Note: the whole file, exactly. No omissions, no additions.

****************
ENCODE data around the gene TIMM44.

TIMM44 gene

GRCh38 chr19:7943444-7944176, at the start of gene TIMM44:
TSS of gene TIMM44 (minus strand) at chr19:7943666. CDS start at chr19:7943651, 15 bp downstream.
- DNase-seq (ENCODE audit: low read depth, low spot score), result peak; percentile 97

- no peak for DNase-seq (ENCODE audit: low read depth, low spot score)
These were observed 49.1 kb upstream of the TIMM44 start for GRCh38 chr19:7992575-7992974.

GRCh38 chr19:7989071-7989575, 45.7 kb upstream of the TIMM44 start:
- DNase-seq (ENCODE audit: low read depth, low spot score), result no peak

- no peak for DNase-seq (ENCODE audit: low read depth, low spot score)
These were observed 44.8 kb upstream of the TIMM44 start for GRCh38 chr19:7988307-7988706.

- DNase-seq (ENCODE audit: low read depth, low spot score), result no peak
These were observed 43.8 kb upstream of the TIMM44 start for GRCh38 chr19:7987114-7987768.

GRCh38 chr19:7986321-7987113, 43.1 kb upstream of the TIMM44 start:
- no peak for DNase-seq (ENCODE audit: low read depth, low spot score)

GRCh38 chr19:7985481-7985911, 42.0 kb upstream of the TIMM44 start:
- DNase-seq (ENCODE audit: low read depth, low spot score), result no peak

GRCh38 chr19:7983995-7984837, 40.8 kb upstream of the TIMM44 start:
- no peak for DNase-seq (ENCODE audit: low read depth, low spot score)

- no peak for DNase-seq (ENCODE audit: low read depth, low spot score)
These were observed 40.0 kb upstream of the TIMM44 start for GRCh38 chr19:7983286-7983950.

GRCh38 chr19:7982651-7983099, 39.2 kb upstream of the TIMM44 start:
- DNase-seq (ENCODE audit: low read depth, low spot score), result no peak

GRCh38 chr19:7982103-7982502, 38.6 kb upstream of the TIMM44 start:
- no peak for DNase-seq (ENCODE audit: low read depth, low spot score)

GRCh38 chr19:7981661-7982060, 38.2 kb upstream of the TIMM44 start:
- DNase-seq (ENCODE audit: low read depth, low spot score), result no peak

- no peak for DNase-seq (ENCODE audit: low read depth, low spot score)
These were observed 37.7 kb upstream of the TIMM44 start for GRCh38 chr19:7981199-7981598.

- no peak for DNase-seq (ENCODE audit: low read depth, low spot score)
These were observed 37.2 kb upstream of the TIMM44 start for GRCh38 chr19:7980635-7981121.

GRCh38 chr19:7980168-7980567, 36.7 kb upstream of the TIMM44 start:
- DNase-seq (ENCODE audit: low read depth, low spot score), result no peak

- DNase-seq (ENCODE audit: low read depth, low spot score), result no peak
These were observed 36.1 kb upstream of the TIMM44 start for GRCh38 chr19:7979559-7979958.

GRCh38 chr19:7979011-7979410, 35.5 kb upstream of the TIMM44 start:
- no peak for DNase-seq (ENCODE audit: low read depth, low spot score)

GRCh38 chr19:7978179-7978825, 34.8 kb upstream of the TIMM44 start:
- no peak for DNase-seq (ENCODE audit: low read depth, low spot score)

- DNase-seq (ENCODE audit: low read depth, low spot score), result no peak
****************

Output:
ENCODE data around the gene TIMM44.

TIMM44 gene

GRCh38 chr19:7943444-7944176, at the start of gene TIMM44:
TSS of gene TIMM44 (minus strand) at chr19:7943666. CDS start at chr19:7943651, 15 bp downstream.
- DNase-seq (ENCODE audit: low read depth, low spot score), result peak; percentile 97

- no peak for DNase-seq (ENCODE audit: low read depth, low spot score)
These were observed 49.1 kb upstream of the TIMM44 start for GRCh38 chr19:7992575-7992974.

GRCh38 chr19:7989071-7989575, 45.7 kb upstream of the TIMM44 start:
- DNase-seq (ENCODE audit: low read depth, low spot score), result no peak

- no peak for DNase-seq (ENCODE audit: low read depth, low spot score)
These were observed 44.8 kb upstream of the TIMM44 start for GRCh38 chr19:7988307-7988706.

- DNase-seq (ENCODE audit: low read depth, low spot score), result no peak
These were observed 43.8 kb upstream of the TIMM44 start for GRCh38 chr19:7987114-7987768.

GRCh38 chr19:7986321-7987113, 43.1 kb upstream of the TIMM44 start:
- no peak for DNase-seq (ENCODE audit: low read depth, low spot score)

GRCh38 chr19:7985481-7985911, 42.0 kb upstream of the TIMM44 start:
- DNase-seq (ENCODE audit: low read depth, low spot score), result no peak

GRCh38 chr19:7983995-7984837, 40.8 kb upstream of the TIMM44 start:
- no peak for DNase-seq (ENCODE audit: low read depth, low spot score)

- no peak for DNase-seq (ENCODE audit: low read depth, low spot score)
These were observed 40.0 kb upstream of the TIMM44 start for GRCh38 chr19:7983286-7983950.

GRCh38 chr19:7982651-7983099, 39.2 kb upstream of the TIMM44 start:
- DNase-seq (ENCODE audit: low read depth, low spot score), result no peak

GRCh38 chr19:7982103-7982502, 38.6 kb upstream of the TIMM44 start:
- no peak for DNase-seq (ENCODE audit: low read depth, low spot score)

GRCh38 chr19:7981661-7982060, 38.2 kb upstream of the TIMM44 start:
- DNase-seq (ENCODE audit: low read depth, low spot score), result no peak

- no peak for DNase-seq (ENCODE audit: low read depth, low spot score)
These were observed 37.7 kb upstream of the TIMM44 start for GRCh38 chr19:7981199-7981598.

- no peak for DNase-seq (ENCODE audit: low read depth, low spot score)
These were observed 37.2 kb upstream of the TIMM44 start for GRCh38 chr19:7980635-7981121.

GRCh38 chr19:7980168-7980567, 36.7 kb upstream of the TIMM44 start:
- DNase-seq (ENCODE audit: low read depth, low spot score), result no peak

- DNase-seq (ENCODE audit: low read depth, low spot score), result no peak
These were observed 36.1 kb upstream of the TIMM44 start for GRCh38 chr19:7979559-7979958.

GRCh38 chr19:7979011-7979410, 35.5 kb upstream of the TIMM44 start:
- no peak for DNase-seq (ENCODE audit: low read depth, low spot score)

GRCh38 chr19:7978179-7978825, 34.8 kb upstream of the TIMM44 start:
- no peak for DNase-seq (ENCODE audit: low read depth, low spot score)

- DNase-seq (ENCODE audit: low read depth, low spot score), result no peak